US6033709 *Aug 20, 1998Mar 7, 2000Cargill, IncorporatedProcess for the production of partially gelatinized rice flour
US6056990 *May 15, 1997May 2, 2000Cargill, IncorporatedMilled cereal by-product which is an additive for flour and dough
US6068873 *Aug 20, 1998May 30, 2000Cargill, IncorporatedProcess for the production of masa flour
US6086935 *May 19, 1998Jul 11, 2000Cargill, IncorporatedMethod for the reduction of microbial level in cereal and legume products
US6245374Feb 16, 1999Jun 12, 2001The Pillsbury CompanyFlexible partially cooked food composition
US6383547Nov 15, 1999May 7, 2002Cargill, IncorporatedProcess for preparing aspirated bran as a flour additive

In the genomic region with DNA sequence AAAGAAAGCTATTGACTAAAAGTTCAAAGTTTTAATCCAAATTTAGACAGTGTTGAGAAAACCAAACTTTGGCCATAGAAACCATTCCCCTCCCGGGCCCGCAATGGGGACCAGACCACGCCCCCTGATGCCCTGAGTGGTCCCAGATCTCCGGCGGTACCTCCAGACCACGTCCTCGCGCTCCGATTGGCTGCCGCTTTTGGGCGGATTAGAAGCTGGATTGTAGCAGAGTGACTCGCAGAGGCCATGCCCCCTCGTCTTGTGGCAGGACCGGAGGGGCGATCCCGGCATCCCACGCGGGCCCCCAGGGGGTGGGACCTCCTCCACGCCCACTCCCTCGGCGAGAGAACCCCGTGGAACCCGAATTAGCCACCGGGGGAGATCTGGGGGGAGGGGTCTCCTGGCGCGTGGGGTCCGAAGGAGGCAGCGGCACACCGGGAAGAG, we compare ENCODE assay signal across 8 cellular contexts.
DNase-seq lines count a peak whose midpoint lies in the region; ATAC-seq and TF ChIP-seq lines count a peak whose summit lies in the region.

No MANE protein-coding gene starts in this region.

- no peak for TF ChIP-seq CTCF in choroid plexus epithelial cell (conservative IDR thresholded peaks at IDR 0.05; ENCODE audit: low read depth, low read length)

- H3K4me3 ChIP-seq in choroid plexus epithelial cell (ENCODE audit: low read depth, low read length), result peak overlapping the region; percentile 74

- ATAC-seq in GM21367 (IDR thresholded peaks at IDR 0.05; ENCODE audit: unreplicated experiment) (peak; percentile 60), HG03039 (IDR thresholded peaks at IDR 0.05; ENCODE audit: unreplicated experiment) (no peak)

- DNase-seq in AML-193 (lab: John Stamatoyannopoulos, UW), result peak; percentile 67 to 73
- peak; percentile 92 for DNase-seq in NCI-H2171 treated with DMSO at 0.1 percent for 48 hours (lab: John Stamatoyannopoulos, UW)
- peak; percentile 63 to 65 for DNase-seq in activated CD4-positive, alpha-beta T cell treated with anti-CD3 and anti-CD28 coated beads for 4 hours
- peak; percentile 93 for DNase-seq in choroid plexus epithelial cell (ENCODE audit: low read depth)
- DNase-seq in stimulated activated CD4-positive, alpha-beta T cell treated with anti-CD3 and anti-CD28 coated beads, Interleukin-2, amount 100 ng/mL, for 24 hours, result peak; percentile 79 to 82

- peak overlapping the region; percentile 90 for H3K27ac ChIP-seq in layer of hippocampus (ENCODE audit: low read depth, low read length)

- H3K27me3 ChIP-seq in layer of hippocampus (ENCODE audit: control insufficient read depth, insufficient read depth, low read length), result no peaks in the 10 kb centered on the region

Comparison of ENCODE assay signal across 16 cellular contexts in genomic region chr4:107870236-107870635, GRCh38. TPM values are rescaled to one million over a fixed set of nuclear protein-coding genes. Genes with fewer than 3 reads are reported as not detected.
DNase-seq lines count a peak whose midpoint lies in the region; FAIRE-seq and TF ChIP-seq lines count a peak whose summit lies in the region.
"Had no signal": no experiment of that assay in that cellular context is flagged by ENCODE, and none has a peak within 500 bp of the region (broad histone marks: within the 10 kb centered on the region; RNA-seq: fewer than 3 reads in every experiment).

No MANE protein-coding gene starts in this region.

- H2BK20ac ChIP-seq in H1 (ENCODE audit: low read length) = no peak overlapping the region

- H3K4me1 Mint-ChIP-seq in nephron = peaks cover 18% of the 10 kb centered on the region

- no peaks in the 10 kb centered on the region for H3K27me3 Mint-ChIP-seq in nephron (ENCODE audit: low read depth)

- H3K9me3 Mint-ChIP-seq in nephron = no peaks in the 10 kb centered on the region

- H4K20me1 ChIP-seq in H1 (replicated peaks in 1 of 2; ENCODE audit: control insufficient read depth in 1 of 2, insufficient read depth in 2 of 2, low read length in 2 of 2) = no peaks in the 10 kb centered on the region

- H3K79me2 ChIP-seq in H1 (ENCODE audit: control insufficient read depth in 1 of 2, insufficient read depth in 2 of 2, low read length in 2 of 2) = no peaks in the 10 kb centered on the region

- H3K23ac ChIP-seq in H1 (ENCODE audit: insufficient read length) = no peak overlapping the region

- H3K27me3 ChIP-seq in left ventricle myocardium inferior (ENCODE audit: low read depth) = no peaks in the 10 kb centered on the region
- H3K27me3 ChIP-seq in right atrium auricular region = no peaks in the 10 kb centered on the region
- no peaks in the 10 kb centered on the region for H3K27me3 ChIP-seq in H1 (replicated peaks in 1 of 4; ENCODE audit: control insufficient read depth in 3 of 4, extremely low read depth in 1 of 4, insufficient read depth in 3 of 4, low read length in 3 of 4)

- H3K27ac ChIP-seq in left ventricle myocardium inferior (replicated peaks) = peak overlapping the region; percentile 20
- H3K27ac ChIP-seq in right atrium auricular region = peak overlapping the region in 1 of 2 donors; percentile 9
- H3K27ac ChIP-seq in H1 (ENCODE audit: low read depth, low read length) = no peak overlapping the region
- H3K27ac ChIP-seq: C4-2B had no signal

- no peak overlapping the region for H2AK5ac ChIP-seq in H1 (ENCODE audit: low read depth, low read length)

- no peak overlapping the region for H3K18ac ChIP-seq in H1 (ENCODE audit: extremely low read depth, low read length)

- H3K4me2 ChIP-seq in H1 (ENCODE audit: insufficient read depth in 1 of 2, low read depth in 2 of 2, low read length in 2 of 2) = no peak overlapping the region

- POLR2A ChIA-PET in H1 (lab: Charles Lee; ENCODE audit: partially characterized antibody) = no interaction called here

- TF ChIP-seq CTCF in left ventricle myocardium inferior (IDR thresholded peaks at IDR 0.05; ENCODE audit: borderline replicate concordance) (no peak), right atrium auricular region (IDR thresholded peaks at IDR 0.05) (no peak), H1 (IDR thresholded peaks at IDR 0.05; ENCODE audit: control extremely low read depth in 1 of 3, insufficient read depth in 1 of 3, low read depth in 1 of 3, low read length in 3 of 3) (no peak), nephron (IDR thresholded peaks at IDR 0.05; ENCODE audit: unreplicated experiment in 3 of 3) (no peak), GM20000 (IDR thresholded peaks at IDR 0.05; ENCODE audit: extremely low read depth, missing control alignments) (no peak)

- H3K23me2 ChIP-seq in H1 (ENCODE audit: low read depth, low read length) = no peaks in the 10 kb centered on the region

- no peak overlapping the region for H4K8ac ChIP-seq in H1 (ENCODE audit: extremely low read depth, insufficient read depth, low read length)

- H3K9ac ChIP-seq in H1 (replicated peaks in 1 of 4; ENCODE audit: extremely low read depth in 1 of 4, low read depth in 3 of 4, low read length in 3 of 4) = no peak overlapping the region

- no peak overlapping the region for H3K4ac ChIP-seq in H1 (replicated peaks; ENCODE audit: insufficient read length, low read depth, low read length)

US6610349May 15, 1998Aug 26, 2003Cargill, IncorporatedMilled cereal by-product which is an additive for increasing total dietary fiber
US6613371Dec 14, 2000Sep 2, 2003Cargill, IncorporatedMethod for malting seeds
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WO1995014397A1 *Nov 24, 1993Jun 1, 1995The Procter & Gamble CompanyMethod of production of extruded, cereal-based fried food containing gum such as carboxymethylcellulose
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Classifications
U.S. Classification426/331, 426/549
International ClassificationA21D2/18, A21D13/00, A21D2/00
Cooperative ClassificationA21D13/0074, A21D2/18
European ClassificationA21D2/18, A21D13/00H4